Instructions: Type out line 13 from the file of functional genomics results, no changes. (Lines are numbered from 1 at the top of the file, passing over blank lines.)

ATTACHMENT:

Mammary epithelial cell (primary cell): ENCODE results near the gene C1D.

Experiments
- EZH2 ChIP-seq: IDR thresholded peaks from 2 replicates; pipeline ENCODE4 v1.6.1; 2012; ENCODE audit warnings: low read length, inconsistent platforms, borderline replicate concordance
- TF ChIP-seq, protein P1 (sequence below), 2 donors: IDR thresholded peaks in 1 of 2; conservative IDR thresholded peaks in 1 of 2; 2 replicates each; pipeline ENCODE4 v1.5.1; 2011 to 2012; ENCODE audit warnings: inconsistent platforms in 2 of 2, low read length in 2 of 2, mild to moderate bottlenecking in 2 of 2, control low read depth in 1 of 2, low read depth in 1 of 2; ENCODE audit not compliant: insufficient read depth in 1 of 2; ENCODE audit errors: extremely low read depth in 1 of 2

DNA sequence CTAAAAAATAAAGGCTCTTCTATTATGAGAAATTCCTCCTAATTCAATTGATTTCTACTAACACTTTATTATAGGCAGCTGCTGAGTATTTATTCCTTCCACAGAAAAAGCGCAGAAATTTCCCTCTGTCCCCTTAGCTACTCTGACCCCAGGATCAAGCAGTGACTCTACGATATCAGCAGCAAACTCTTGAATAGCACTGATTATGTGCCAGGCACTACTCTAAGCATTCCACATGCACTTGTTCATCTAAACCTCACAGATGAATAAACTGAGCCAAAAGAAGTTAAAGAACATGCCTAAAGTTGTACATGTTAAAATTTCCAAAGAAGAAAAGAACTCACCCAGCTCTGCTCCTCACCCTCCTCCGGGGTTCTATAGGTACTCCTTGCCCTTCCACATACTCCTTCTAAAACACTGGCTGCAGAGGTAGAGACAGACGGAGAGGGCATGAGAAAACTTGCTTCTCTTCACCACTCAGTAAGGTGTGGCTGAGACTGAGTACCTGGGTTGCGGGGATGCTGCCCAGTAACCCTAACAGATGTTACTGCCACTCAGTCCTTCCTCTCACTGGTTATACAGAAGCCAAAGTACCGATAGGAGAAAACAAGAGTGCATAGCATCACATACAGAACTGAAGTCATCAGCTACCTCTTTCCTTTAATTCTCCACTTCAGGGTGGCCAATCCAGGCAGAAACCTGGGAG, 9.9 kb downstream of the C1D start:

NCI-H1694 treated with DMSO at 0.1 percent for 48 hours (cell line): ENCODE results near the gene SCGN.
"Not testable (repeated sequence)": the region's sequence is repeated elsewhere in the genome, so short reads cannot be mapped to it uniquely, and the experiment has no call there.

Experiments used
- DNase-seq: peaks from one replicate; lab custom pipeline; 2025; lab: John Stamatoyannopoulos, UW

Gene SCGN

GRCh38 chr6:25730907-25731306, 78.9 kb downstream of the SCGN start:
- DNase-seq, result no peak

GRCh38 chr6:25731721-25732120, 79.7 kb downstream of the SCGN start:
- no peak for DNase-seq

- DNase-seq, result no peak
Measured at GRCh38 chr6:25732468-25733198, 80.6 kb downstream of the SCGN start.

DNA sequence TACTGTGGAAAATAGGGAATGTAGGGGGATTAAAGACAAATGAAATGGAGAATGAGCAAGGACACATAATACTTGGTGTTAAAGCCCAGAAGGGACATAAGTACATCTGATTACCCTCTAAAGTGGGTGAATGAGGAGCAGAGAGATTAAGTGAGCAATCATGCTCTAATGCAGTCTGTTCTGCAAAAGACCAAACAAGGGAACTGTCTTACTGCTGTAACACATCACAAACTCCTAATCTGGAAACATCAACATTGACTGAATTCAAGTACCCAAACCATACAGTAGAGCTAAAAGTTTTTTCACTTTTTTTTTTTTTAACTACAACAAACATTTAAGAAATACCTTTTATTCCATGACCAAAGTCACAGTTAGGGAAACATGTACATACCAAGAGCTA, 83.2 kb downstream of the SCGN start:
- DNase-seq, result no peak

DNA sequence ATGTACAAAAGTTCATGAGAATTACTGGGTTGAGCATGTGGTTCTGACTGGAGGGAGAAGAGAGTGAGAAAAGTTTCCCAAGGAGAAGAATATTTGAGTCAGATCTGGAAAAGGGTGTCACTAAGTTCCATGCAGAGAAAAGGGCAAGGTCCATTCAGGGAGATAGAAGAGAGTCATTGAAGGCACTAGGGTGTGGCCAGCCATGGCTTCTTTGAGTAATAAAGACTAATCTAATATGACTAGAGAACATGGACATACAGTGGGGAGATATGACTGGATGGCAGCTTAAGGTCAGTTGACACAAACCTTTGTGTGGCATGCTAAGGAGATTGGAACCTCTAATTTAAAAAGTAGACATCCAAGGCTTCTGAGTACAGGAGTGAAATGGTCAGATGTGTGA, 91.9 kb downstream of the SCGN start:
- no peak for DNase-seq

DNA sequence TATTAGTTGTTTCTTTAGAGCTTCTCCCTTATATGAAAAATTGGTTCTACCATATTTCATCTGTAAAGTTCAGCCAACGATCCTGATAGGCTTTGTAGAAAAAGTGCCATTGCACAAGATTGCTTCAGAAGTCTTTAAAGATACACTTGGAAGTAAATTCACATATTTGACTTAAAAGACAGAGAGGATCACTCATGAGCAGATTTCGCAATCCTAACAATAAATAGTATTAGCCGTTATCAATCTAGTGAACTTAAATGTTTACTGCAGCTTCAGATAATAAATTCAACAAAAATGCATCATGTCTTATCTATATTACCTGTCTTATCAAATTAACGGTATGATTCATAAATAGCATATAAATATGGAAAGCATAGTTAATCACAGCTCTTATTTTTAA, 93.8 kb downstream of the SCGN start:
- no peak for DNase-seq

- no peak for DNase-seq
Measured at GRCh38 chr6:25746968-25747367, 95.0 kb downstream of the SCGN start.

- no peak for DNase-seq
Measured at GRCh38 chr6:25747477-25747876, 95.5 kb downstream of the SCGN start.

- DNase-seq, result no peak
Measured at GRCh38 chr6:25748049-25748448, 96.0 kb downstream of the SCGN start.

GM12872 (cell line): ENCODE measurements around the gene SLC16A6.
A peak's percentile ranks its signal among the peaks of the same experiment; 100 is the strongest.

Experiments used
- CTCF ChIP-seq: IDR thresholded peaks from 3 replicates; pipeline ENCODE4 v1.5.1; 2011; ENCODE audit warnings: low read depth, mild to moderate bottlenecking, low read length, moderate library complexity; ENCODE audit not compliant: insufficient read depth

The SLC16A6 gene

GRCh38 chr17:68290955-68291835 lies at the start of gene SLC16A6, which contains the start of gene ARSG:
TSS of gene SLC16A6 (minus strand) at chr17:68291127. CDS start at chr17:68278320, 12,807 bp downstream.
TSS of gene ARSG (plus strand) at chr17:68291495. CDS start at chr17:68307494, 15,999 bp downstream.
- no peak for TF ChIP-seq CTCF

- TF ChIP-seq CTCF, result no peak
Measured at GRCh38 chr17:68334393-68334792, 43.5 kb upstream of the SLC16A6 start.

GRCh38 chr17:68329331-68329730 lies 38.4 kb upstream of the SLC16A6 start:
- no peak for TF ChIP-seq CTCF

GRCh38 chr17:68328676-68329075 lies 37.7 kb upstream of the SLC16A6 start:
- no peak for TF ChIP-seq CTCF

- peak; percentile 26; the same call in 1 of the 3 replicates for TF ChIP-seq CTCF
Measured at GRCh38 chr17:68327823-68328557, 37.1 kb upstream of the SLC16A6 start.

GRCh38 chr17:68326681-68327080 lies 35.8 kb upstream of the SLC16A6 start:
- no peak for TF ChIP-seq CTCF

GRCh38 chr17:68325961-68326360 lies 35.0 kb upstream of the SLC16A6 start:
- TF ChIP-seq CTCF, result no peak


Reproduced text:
GRCh38 chr6:25731721-25732120, 79.7 kb downstream of the SCGN start: